It all kicks off with a very sexy nose, one that looks rather fruit driven compared to the other wines of this bracket, the nose carrying more cranberry, pan juices and macerated plum, all prettied up by the Viognier addition. It works wonders on the palate too, fleshing out the very linear, dry, dirt-meets-deep-black-fruit meatiness, all ending with fine grained - if just a little oak driven - tannins.
What I like about this wine is how well the Viognier sits. It's almost like the perfect + 1, the Viognier a pretty ying to the masculine Syrah yang, ultimately producing a complete wine that shows off all the good things about Shiraz/Syrah and Viognier. A Shirognier archetype. 18.4/94
|Guigal Ex Voto Rouge 2007|
100% Syrah. 42 months in new oak.
A powerfully divisive wine, this carries a distinctive herbal black pepper nose that looks floral, herbaceous and dense (all at once). It's a curious nose, with black dirt, meaty, stalky (though I don't think this is whole bunch) wildness and untamed depth. Woah. Unique indeed. The palate is very firm, large and dense, looking just a fraction roasted, extractive and very long, a big hulking thing loaded with dark dirty tannins and a hardcore dense mid palate. A firm and uncompromising wine this should make very old bones (but I wouldn't drink it now) and deserves appreciation just for how uncompromisingly winey it is. A 30yr wine without question. Heroic stuff and so wonderfully authentic, powerful and focused. 18.7/95+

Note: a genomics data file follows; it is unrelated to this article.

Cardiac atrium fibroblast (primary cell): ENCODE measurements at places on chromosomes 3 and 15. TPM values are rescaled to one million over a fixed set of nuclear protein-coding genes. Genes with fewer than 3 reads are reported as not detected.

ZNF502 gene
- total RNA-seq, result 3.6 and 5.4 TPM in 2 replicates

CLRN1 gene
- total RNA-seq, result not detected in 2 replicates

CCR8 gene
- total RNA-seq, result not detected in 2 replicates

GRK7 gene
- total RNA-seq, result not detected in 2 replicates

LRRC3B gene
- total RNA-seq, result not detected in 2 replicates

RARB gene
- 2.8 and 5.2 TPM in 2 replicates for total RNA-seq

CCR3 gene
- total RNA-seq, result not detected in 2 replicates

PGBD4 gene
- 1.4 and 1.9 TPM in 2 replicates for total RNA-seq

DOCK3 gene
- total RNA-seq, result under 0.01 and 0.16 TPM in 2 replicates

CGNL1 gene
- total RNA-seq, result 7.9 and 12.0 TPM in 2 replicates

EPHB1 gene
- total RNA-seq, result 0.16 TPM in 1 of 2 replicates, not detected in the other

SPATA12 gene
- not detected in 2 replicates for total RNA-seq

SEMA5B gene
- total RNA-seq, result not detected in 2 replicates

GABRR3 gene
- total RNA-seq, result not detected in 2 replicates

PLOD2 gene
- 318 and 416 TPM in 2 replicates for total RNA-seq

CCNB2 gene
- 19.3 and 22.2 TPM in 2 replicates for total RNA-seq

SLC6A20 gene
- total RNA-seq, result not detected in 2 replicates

Guigal Ermitage Ex Voto Rouge 2007 $650ish (not for sale)
If La Landonne is the hulking muscle man then this wine is it's pin stripe suited brother. Immediately more modern, less distinctive and much more polished than La Landonne and really rather approachable, though clearly comes from a royal, cellarworthy bloodline. A much more purple wine it is too with jubey, black licorice and flashy oak, tinted with a hint of sweet berry and chocolate for good measure. On the palate it's more of the same with cola, licorice, black fruits and tar, with the thick mid palate wrapped in softening cocoa powder, before quite soft - if still prominent - fine grain tannins.
A Rhone Shiraz doing a very good impression of an ultra high end Barossa Shiraz (Teusner FG, Torbreck Laird etc) but with a more licoricey, less warm heart. It is perhaps just on the boozy side, but no doubting the savoury, cola, berries and earth seduction tactics employed here (and it was easily the most popular wine of the tasting). I'd still take the classicist route and choose the La Landonne in the longer run, but if you were looking for a Shiraz for dinner this makes a pretty compelling case. Very fine Syrah. 18.6/94